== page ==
The chapel itself featured some interesting geometry – challenging yet exciting to work with
Environmental noise break-in can be a significant issue when naturally ventilating a building located on a noise site, even if the noise is only moderate. Dartington school, previously reviewed within this blog with regard to the creative room acoustic treatment, also required creative forms of noise control measures to prevent noise break-in to noise sensitive teaching spaces.
The first stage of any noise break-in assessment is to establish noise levels across the site. This was done by carrying out noise monitoring throughout the site, over the full operational hours of the school. During the noise survey addition data was collect with respect to traffic flow levels and other data need to build a noise map of the site. A noise map was used such to assess the effects of the new school and to establish noise levels across all facades.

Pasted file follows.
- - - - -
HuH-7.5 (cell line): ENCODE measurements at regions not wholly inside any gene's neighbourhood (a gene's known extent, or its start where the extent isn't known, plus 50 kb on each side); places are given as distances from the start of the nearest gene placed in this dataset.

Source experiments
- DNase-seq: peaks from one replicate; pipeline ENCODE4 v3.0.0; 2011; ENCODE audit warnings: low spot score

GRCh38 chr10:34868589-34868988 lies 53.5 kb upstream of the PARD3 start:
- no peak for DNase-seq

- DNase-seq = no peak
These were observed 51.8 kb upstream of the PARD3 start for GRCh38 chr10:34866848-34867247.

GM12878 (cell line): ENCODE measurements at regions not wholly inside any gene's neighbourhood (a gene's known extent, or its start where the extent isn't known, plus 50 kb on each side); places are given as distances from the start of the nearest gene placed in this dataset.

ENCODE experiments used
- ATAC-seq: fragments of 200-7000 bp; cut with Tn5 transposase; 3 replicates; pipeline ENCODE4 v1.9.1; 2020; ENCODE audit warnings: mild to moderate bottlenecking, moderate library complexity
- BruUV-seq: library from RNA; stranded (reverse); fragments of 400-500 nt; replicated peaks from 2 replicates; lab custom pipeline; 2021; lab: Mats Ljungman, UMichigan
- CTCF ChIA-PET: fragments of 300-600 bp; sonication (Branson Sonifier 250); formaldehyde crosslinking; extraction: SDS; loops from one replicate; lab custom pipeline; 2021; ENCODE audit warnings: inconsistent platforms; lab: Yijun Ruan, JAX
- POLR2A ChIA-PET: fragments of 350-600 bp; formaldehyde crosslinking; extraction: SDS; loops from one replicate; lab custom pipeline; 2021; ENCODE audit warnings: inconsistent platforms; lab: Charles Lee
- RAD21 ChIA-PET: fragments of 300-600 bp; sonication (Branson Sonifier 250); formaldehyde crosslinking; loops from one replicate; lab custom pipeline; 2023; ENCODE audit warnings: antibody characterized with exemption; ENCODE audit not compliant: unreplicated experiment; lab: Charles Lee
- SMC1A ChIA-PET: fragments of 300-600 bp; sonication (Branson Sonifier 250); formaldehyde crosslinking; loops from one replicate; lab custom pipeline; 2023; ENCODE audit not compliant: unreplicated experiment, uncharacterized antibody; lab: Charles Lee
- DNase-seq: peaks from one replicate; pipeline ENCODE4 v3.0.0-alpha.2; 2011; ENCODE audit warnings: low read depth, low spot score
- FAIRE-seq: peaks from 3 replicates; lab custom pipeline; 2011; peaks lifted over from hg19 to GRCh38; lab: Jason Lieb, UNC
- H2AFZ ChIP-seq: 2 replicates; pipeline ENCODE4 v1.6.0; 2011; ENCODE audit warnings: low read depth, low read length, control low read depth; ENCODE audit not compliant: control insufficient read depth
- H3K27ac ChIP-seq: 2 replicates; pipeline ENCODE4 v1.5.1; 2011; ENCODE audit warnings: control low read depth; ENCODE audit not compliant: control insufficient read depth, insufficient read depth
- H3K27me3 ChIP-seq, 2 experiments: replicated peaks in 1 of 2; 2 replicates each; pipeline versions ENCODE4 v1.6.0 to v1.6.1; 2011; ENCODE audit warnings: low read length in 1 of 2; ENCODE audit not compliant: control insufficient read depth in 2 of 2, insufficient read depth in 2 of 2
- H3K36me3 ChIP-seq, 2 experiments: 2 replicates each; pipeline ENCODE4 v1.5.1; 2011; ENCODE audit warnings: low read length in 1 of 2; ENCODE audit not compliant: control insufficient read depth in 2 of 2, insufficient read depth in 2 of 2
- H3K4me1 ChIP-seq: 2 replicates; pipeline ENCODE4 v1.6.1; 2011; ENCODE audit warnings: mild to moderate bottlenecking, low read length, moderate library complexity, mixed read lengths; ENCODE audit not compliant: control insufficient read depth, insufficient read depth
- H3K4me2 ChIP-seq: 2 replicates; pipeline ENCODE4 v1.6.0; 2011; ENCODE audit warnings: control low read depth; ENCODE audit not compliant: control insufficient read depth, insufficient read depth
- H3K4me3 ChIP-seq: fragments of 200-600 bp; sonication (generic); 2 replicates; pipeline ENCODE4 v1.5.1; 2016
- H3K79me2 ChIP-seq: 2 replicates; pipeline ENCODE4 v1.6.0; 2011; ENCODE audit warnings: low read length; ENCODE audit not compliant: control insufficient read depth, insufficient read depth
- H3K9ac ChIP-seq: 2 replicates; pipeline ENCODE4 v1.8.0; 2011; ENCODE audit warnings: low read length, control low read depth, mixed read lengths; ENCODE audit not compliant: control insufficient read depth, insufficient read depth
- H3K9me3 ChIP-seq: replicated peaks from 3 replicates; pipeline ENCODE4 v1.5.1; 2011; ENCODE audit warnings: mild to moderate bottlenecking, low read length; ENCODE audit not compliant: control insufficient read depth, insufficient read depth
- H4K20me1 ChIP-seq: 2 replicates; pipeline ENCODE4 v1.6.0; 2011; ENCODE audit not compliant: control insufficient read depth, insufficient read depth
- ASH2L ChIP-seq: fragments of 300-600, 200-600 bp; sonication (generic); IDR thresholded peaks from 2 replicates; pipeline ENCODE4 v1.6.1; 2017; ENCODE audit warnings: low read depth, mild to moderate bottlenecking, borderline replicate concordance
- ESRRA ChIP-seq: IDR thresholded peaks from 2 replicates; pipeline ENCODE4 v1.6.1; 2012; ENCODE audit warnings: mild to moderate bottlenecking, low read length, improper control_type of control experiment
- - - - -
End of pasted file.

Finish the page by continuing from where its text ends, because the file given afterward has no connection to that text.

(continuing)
The result of the original noise mapping exercise is shown above in the left hand image. The results of this assessment indicated that noise levels at the facades to the classroom block where higher than desirable. The solution was to use an acoustic screen and strategically placed earth bund to reduce noise levels at the classroom. The tire wall is shown on the front cover of “BD Reviews” was used to form the required acoustics screen. This design is highly sustainable since these used tires did not go to land fill. Aesthetically there is a strong recycled image and additionally over time the vegetation shown in the image will cover the wall to form a green, live acoustics screen.
A second observation from the above noise mapping exercise was that noise levels at the sports hall were too high to allow for natural ventilation by means of simple openable vents. The solution was to added attenuated vents using the NAT Vent Attenuator. The photo below shows this vent and the diagram provides 3D view through the vent box.